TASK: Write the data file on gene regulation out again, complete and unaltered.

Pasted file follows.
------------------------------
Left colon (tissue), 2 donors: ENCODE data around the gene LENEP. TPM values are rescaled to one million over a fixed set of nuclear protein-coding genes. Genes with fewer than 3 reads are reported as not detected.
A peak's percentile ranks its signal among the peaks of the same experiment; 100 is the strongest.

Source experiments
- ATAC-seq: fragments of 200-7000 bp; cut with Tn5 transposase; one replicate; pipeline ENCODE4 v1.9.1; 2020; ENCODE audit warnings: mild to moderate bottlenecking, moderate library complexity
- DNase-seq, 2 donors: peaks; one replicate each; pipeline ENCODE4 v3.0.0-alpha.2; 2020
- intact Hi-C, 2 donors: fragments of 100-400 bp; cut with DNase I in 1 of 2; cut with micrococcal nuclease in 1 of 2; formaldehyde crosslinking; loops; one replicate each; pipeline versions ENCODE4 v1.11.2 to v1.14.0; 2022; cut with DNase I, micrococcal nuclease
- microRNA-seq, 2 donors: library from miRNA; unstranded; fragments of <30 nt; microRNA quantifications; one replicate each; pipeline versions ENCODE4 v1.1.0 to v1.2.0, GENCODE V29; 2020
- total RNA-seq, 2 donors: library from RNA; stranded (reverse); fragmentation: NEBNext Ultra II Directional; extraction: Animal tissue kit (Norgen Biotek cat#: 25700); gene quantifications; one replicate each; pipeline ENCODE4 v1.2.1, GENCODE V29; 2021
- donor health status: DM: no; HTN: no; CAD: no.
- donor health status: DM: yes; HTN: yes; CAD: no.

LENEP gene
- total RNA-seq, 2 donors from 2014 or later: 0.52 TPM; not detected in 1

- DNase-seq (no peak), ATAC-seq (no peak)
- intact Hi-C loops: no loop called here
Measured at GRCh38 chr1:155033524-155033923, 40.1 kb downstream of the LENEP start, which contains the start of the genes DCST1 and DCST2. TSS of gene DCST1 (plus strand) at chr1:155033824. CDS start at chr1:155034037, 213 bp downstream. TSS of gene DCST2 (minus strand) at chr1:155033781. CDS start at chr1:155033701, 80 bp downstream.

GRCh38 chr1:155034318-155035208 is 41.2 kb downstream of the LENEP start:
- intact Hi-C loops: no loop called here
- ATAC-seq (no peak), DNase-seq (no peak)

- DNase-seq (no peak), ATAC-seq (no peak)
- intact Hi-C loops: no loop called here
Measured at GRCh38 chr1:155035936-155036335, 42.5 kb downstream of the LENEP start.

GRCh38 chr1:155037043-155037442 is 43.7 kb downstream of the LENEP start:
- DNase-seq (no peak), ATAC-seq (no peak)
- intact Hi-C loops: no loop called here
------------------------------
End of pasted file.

Left colon (tissue), 2 donors: ENCODE data around the gene LENEP. TPM values are rescaled to one million over a fixed set of nuclear protein-coding genes. Genes with fewer than 3 reads are reported as not detected.
A peak's percentile ranks its signal among the peaks of the same experiment; 100 is the strongest.

Source experiments
- ATAC-seq: fragments of 200-7000 bp; cut with Tn5 transposase; one replicate; pipeline ENCODE4 v1.9.1; 2020; ENCODE audit warnings: mild to moderate bottlenecking, moderate library complexity
- DNase-seq, 2 donors: peaks; one replicate each; pipeline ENCODE4 v3.0.0-alpha.2; 2020
- intact Hi-C, 2 donors: fragments of 100-400 bp; cut with DNase I in 1 of 2; cut with micrococcal nuclease in 1 of 2; formaldehyde crosslinking; loops; one replicate each; pipeline versions ENCODE4 v1.11.2 to v1.14.0; 2022; cut with DNase I, micrococcal nuclease
- microRNA-seq, 2 donors: library from miRNA; unstranded; fragments of <30 nt; microRNA quantifications; one replicate each; pipeline versions ENCODE4 v1.1.0 to v1.2.0, GENCODE V29; 2020
- total RNA-seq, 2 donors: library from RNA; stranded (reverse); fragmentation: NEBNext Ultra II Directional; extraction: Animal tissue kit (Norgen Biotek cat#: 25700); gene quantifications; one replicate each; pipeline ENCODE4 v1.2.1, GENCODE V29; 2021
- donor health status: DM: no; HTN: no; CAD: no.
- donor health status: DM: yes; HTN: yes; CAD: no.

LENEP gene
- total RNA-seq, 2 donors from 2014 or later: 0.52 TPM; not detected in 1

- DNase-seq (no peak), ATAC-seq (no peak)
- intact Hi-C loops: no loop called here
Measured at GRCh38 chr1:155033524-155033923, 40.1 kb downstream of the LENEP start, which contains the start of the genes DCST1 and DCST2. TSS of gene DCST1 (plus strand) at chr1:155033824. CDS start at chr1:155034037, 213 bp downstream. TSS of gene DCST2 (minus strand) at chr1:155033781. CDS start at chr1:155033701, 80 bp downstream.

GRCh38 chr1:155034318-155035208 is 41.2 kb downstream of the LENEP start:
- intact Hi-C loops: no loop called here
- ATAC-seq (no peak), DNase-seq (no peak)

- DNase-seq (no peak), ATAC-seq (no peak)
- intact Hi-C loops: no loop called here
Measured at GRCh38 chr1:155035936-155036335, 42.5 kb downstream of the LENEP start.

GRCh38 chr1:155037043-155037442 is 43.7 kb downstream of the LENEP start:
- DNase-seq (no peak), ATAC-seq (no peak)
- intact Hi-C loops: no loop called here